Commentary

March 7, 2014

Fly Over: ‘Ghostbusters’, and ‘Young Adam’

movie-poster-ghostbusters

Available on Netflix:

‘Ghostbusters’

I was shocked and saddened to hear the news last week of the passing of Harold Ramis. He was, hands down, one of the great comedic minds of our time, having co-wrote, directed and starred in several comedy classics including “Animal House,” “Caddyshack,” “Stripes,” “National Lampoon’s Vacation” and “Groundhog Day.” This week, I’d like to review a personal favorite, a classic Harold Ramis/Ivan Reitman film I can watch a hundred times and never get tired of: “Ghostbusters.”
Peter Venkman (Bill Murray), Ray Stantz (Dan Aykroyd) and Egon Spengler (Ramis) are three parapsychologists who are kicked out of a New York university for their questionable research methods and findings. Venkman sees this as an opportunity for them to set up shop as the world’s first paranormal investigations and eliminations agency.
The three men acquire an old firehouse for their headquarters, a vehicle and a secretary, Janine (Annie Potts). Initially, business is slow for the Ghostbusters. In fact, business is nonexistent until their first customer walks in, Dana Barrett (Sigourney Weaver), a classical musician. She describes a strange event that took place in her apartment recently, one involving eggs jumping out of their shells and cooking on her countertop and her refrigerator serving as a portal to another realm. The only clue Dana can offer is hearing the word “Zuul.”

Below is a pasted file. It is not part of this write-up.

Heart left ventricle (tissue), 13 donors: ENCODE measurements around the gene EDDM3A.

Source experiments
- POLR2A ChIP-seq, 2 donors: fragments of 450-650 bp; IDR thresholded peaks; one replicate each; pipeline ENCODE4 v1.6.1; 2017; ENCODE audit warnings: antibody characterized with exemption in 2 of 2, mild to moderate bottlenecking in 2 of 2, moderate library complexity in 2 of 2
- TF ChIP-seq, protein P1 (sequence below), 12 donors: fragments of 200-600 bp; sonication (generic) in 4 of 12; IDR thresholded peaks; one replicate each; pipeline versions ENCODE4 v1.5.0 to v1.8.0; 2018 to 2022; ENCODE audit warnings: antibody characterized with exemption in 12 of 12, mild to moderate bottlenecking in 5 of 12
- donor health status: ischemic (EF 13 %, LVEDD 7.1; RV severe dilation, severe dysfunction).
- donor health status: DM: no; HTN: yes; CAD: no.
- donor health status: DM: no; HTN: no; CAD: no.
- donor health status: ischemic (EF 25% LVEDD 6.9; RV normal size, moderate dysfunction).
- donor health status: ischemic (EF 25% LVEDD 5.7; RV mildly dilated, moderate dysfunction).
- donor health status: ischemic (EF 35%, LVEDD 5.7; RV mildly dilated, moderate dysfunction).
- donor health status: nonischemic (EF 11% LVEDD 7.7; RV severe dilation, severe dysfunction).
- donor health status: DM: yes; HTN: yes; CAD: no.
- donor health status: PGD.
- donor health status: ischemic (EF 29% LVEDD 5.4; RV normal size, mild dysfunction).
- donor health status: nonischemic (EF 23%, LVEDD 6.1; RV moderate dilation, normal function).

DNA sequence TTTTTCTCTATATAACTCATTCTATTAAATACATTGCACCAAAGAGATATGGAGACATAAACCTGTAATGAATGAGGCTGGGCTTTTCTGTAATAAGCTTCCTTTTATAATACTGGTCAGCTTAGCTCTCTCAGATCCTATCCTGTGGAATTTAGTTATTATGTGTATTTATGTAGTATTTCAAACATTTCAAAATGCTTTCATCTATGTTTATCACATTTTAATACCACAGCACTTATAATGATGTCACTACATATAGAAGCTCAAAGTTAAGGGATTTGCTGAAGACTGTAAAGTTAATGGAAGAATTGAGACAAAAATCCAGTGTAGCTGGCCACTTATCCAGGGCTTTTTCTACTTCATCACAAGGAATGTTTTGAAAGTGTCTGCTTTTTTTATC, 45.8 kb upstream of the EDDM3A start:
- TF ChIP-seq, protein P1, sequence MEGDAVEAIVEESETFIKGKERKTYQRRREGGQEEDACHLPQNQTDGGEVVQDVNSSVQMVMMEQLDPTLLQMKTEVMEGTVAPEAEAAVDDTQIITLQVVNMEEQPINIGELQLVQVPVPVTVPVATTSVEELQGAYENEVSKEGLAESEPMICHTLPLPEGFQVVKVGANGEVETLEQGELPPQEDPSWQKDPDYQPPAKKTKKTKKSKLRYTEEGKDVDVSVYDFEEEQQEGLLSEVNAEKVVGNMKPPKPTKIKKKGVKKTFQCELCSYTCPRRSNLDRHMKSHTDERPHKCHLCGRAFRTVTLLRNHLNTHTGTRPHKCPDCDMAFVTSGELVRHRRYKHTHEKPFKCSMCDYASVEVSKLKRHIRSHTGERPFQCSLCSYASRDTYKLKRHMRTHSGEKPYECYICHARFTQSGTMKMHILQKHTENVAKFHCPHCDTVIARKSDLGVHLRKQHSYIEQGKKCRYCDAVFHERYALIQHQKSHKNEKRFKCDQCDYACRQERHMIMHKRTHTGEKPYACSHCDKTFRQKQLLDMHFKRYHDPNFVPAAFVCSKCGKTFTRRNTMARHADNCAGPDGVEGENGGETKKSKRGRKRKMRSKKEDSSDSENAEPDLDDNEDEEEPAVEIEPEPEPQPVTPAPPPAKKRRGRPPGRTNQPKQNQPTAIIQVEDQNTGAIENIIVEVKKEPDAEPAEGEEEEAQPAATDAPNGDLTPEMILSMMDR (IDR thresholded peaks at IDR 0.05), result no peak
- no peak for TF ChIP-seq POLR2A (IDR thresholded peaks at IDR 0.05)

Peter quickly volunteers to investigate Dana’s apartment while Ray and Egon talk about researching the word “Zuul.”
Later that evening, as the Ghostbusters discuss their first client over dinner, they receive their first call, the superhero movie equivalent of the hero donning his costume for the first time and saving the day. The Ghostbusters head to the Sedgwick Hotel where they battle and capture their first ghost. And just like a superhero movie, the three are now established heroes in the city, capturing ghosts all over New York and gaining the attention of citizens and the media.
The Ghostbusters continue their research into Dana’s case and discover that Zuul is a minion of an ancient god of destruction, Gozer. The arrival of Gozer means the end of the world. Peter, Ray, Egon and their newly hired fourth Ghostbuster, Winston Zeddemore (Ernie Hudson) return to Dana’s apartment, which has been destroyed to reveal a stairway leading to a portal to another realm. Gozer arrives and the Ghostbusters use their combined wits to figure out a way to save Dana, the city and the world.
“Ghostbusters” combines several great elements to create a cinematic classic: good storytelling, great acting, a well-placed soundtrack and special effects worthy of its time.
Before “Ghostbusters,” director Ivan Reitman proved his ability to translate a screenplay into a visual story in the 1981 comedy “Stripes.” More Ivan Reitman movies followed “Ghostbusters” including “Dave” and “My Super Ex-Girlfriend.”